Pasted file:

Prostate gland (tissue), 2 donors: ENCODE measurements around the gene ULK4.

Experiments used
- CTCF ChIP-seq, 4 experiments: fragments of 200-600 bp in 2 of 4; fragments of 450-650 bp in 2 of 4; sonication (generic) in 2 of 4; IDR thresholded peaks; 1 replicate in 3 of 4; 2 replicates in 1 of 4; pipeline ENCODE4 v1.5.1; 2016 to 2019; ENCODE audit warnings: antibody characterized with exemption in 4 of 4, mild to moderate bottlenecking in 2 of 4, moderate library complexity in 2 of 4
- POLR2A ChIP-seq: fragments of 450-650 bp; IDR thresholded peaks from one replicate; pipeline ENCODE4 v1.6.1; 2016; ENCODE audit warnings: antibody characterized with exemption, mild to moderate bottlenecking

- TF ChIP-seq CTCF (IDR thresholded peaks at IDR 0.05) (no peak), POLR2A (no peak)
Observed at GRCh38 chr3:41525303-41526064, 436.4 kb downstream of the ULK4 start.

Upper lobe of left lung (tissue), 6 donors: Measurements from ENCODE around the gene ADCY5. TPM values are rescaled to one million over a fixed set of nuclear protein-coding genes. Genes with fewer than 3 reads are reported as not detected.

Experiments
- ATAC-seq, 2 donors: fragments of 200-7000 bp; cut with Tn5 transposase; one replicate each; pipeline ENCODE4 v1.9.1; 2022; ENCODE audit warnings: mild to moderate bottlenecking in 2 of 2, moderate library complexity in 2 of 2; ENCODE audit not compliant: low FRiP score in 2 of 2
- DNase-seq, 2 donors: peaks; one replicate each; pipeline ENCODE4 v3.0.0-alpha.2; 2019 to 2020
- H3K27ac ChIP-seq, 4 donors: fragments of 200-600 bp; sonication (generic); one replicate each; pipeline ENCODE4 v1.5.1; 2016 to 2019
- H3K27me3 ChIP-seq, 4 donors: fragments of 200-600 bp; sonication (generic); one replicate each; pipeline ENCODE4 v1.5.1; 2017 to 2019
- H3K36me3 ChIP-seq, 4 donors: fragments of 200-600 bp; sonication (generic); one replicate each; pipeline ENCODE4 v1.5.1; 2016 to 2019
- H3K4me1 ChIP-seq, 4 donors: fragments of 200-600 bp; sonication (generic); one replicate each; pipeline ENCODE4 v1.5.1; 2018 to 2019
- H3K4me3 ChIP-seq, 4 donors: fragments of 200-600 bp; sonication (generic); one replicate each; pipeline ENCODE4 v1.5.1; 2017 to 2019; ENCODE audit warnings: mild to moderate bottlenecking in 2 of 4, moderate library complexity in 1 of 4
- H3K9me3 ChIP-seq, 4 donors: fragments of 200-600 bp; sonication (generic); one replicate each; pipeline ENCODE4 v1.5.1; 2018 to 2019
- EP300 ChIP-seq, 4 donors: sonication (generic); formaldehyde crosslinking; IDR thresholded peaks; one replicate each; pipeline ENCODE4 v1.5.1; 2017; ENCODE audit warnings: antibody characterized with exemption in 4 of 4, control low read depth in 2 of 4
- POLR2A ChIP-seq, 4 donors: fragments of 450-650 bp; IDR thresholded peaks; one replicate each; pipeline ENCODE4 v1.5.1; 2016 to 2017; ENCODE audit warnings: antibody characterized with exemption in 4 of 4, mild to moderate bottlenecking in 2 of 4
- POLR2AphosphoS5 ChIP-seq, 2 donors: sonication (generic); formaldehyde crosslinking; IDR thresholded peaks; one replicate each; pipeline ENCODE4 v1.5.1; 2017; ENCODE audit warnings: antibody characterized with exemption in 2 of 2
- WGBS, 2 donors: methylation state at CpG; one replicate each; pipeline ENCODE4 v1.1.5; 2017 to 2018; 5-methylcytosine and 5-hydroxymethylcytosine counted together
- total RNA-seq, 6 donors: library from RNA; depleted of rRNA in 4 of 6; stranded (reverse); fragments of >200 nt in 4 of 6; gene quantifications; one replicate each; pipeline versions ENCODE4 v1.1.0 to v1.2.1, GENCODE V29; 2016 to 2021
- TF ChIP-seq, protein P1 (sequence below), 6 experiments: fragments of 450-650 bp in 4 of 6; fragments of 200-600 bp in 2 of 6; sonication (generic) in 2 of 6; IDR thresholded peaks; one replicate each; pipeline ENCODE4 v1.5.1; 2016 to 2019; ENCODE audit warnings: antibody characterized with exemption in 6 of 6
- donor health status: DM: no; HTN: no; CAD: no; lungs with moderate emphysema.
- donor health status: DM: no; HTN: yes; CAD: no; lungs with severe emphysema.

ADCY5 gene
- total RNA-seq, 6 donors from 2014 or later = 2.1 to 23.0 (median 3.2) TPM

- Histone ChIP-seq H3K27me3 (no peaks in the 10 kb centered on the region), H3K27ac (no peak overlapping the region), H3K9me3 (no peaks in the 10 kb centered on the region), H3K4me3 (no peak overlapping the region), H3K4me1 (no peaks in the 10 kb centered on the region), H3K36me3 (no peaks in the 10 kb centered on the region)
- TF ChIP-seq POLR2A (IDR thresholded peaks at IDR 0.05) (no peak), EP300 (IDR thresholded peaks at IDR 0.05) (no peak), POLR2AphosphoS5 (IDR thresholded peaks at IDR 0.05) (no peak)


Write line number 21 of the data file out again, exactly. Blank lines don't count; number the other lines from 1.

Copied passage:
- total RNA-seq, 6 donors: library from RNA; depleted of rRNA in 4 of 6; stranded (reverse); fragments of >200 nt in 4 of 6; gene quantifications; one replicate each; pipeline versions ENCODE4 v1.1.0 to v1.2.1, GENCODE V29; 2016 to 2021